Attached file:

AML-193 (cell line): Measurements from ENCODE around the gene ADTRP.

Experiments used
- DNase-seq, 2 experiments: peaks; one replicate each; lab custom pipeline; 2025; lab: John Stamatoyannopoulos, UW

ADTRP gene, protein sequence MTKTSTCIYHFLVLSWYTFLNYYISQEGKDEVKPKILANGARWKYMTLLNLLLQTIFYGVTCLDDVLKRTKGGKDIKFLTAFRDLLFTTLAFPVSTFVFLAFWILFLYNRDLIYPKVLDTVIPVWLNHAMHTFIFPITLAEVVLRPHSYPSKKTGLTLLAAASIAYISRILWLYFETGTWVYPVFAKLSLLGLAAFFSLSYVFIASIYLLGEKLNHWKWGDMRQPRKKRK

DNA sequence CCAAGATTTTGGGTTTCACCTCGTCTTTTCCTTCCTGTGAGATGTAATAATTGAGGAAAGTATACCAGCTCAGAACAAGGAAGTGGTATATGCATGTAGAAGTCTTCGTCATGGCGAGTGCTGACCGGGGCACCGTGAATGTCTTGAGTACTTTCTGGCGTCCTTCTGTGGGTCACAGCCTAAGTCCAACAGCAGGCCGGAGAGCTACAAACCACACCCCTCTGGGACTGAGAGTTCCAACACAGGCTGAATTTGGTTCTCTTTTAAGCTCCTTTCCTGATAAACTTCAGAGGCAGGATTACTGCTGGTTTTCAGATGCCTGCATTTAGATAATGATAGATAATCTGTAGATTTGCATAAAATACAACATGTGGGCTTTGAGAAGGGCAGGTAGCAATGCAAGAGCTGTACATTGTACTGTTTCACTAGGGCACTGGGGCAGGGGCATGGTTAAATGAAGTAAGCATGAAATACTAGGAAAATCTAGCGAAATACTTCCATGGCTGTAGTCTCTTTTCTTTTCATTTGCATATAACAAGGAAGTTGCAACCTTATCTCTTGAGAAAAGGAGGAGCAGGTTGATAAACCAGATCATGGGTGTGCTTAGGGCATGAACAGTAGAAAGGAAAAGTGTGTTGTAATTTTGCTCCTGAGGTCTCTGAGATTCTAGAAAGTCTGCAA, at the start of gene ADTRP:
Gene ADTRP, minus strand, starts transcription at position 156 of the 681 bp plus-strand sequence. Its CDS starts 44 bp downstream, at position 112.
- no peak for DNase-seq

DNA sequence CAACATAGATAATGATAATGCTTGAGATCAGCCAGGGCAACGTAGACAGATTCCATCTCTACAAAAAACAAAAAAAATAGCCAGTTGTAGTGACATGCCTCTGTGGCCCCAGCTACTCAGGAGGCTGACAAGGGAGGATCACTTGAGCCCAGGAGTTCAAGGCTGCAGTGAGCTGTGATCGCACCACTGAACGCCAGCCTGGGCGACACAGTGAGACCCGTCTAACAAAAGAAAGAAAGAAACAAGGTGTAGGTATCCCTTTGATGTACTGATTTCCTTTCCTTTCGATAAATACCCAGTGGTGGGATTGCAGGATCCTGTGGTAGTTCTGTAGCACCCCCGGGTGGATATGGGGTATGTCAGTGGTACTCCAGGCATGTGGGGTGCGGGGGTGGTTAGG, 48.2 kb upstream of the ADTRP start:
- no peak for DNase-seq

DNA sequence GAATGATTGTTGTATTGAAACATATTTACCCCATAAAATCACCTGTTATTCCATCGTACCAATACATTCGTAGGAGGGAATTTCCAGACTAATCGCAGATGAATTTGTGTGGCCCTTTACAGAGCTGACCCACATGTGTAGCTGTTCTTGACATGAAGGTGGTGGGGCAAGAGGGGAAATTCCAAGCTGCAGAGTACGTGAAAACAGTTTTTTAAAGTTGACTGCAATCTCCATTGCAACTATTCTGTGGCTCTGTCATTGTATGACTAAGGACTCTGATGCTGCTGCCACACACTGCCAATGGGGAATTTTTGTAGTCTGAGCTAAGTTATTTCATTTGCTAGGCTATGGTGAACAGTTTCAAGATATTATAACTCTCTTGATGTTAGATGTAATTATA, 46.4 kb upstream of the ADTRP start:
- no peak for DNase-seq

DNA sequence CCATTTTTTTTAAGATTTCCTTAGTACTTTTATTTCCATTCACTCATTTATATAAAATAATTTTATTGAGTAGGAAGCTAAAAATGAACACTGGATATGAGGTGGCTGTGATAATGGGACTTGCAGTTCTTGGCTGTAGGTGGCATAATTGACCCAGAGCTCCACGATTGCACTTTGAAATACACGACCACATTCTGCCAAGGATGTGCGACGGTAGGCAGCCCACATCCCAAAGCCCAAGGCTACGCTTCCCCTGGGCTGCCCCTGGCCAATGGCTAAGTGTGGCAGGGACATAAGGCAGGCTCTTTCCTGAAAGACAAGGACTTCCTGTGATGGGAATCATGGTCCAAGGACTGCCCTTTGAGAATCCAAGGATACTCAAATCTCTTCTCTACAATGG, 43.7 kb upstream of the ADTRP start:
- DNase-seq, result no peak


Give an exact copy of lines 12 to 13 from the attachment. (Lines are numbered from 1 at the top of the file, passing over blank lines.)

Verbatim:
DNA sequence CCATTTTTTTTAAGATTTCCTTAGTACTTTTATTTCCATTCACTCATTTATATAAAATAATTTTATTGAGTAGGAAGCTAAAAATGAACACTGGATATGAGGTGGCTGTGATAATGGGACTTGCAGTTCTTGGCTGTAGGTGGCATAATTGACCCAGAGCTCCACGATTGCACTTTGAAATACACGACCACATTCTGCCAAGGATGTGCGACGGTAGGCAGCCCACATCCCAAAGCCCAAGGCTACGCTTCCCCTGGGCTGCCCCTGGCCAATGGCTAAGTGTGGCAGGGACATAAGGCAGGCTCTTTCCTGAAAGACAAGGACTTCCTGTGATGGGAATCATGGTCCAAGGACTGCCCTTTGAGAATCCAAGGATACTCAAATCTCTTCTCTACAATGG, 43.7 kb upstream of the ADTRP start:
- DNase-seq, result no peak